Timothy Jost, a law professor at Washington and Lee University School of Law, is one of the few people who have researched them. Jost suggests that the expenses involved in starting a co-op and the struggle for market share would kill off most of them before they got going. He says it's unlikely they'd make medical care any cheaper.
"Where I've seen cooperatives in operation, they don't really compete on price," he says. "They compete on quality, on customer satisfaction. That's good. We need more quality. We need insurance products people are really happy with. But what we need most is cost control."
MacEwan of Group Health says Jost's argument about cost rings true. She says her company's insurance is priced in the middle range of all the private insurers.
In the end, the main problem health care cooperatives solve may be a political one. People who oppose a public option for health insurance might back an alternative that's not run by the government. And people who support a public option might look to co-ops as the next best thing.
Well no, not if they don’t solve the cost problem I won’t. Look: cost is the problem! Prices are the problem. We pay more than other countries, and we aren’t getting better care. We’re just paying more.
Frankly, it seems to me that we’re being offered a virtually untested, untried, unknown entity that has no existing national infrastructure simply because a bunch of people are allergic to anything with the word “public” attached. That’s just stupid. That is a holdover from Reagan-era attitudes and fearmongering from 20+ years ago. It’s unwarranted and it’s time we stopped letting it drive our policy discussions.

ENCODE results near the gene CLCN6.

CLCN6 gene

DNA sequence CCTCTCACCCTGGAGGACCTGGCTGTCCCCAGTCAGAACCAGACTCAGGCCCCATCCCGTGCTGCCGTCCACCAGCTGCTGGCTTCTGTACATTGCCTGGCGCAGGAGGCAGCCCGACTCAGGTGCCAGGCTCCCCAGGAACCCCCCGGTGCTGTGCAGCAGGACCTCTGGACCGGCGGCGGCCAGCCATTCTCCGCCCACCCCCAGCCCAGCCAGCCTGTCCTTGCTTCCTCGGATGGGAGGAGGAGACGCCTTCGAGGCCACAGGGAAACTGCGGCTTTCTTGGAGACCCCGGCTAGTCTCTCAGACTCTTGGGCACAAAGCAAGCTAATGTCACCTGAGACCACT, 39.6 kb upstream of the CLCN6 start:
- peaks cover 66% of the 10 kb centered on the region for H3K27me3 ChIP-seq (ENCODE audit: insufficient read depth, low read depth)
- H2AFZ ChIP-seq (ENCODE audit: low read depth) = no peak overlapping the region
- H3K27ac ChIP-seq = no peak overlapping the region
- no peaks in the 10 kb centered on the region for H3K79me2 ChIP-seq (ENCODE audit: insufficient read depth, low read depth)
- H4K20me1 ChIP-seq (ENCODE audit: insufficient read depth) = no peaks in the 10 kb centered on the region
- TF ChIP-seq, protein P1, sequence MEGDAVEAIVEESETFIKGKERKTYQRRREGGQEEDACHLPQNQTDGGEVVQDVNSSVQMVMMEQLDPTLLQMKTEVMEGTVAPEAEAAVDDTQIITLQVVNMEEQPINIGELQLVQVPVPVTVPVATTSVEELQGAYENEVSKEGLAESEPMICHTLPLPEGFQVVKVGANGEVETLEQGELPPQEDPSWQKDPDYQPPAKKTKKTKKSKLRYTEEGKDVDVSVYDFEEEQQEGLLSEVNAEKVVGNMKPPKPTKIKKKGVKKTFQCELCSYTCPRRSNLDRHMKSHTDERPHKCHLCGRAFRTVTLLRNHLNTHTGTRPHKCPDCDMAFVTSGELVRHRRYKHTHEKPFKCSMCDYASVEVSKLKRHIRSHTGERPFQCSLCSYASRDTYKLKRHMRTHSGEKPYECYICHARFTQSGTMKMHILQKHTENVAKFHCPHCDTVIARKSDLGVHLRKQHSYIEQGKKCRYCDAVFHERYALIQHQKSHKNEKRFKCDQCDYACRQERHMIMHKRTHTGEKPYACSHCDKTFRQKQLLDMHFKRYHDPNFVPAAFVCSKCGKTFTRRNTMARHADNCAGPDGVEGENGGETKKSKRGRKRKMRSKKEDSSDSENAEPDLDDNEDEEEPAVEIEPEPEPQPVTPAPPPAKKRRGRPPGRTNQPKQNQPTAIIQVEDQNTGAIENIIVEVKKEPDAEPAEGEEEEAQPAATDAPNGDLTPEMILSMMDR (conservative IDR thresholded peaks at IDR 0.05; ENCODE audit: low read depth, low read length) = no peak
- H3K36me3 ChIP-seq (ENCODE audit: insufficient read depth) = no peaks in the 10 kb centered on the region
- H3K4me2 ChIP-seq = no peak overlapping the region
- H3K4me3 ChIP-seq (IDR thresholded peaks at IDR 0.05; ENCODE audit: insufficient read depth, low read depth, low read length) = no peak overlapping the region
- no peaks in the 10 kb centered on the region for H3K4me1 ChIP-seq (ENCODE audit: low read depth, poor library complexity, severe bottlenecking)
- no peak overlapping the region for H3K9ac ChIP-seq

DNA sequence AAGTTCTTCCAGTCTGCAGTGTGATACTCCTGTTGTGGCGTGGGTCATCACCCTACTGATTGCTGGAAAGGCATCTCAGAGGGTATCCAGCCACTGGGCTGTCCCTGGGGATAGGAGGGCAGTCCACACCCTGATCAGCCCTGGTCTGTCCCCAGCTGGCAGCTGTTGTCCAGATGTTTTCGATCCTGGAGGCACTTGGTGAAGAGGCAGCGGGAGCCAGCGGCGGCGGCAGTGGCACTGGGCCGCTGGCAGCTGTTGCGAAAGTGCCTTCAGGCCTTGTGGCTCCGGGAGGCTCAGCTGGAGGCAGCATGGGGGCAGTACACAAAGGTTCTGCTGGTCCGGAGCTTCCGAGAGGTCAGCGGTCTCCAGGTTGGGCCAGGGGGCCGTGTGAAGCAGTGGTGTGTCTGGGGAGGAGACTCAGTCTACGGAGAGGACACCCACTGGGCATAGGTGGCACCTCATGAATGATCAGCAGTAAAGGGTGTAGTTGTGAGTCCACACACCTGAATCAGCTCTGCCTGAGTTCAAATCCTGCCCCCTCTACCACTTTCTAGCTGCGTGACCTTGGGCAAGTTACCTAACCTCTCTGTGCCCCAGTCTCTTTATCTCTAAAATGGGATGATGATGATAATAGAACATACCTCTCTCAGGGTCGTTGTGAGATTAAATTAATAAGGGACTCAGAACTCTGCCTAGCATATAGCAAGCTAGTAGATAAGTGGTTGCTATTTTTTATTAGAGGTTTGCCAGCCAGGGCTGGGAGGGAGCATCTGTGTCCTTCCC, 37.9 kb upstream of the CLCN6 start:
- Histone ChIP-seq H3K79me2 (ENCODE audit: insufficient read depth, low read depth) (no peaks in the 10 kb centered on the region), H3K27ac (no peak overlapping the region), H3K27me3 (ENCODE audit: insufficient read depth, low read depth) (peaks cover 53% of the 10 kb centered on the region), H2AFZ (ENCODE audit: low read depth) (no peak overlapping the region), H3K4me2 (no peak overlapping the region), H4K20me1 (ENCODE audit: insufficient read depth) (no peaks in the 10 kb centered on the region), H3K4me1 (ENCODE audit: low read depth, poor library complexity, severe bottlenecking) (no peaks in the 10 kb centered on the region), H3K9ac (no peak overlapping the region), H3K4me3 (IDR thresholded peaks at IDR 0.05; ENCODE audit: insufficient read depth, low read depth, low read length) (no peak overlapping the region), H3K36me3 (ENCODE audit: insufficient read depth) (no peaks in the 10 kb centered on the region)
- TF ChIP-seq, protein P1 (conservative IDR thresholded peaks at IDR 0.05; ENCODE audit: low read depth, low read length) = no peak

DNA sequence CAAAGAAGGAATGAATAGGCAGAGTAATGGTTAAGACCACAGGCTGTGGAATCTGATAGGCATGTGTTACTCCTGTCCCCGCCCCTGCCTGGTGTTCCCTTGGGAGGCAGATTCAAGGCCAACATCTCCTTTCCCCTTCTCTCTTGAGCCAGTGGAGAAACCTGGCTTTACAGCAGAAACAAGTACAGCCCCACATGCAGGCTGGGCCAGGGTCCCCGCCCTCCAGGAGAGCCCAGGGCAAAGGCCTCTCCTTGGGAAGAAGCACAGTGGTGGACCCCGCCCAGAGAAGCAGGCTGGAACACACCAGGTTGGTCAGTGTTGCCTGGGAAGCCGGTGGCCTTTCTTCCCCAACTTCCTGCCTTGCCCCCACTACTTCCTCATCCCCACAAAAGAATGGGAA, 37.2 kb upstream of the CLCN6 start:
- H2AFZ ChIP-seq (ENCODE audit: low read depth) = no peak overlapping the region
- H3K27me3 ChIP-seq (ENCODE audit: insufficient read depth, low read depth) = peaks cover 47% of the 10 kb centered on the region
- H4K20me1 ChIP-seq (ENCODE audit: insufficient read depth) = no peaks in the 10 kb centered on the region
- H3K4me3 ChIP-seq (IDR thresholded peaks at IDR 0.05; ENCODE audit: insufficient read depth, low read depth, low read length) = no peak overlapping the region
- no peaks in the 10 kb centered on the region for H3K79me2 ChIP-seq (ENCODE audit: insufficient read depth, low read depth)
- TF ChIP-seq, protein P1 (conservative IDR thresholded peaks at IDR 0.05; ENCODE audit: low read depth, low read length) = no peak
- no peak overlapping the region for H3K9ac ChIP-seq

And let me say something about these “health savings accounts” which conservatives so love. HSA’s do nothing to lower costs, either. All they do is make things really confusing for policy holders.
Trust me on this. I’ve got one of them and I hate it. It’s confusing and complicated. Yesterday I went to the eye doctor for my annual visit, and I had to call my husband at work to find out if I could pay for it with our HSA card. The answer was yes. But a panel of blood work I had done two years ago was no. I don’t understand why and I’ve stopped trying. Now, I just call Mr. Beale and ask him. It’s way too Ricky and Lucy for my comfort but frankly I don’t have to the time or energy to figure out the fine print on this convoluted system. And I have it on very good authority that I’m not the only one who finds our plan confusing.
I guess I’m supposed to feel all self-righteous and grown-up for having the power to make my own decisions about how I use our HSA money. But I don’t. I'm confused and frustrated and over-burdened and unhappy. Because I don’t want to have to figure this shit out. I just want to pay lower prices.
I don’t want to pick from a list of different health insurance plans to find the one that’s right for me. I don’t want to have to read all the fine print or learn after the fact that the plan I thought would be great because it pays for all my wellness visits won’t cover the injuries from the car accident I had. Or whatever.
I don’t want to wade through a myriad of insurance offerings on the open market. I don’t want “choice” among “insurance plans.”
I just want lower prices. I want to see the doctor of my choosing for the care that I need and I don’t want to pay three times more than a similar person living somewhere else for the same thing. I don’t want it for free, I just don’t want to be fleeced by some for-profit system that charges me double and triple to pay for the obscene compensation of its CEOs.
Why is that so hard to understand?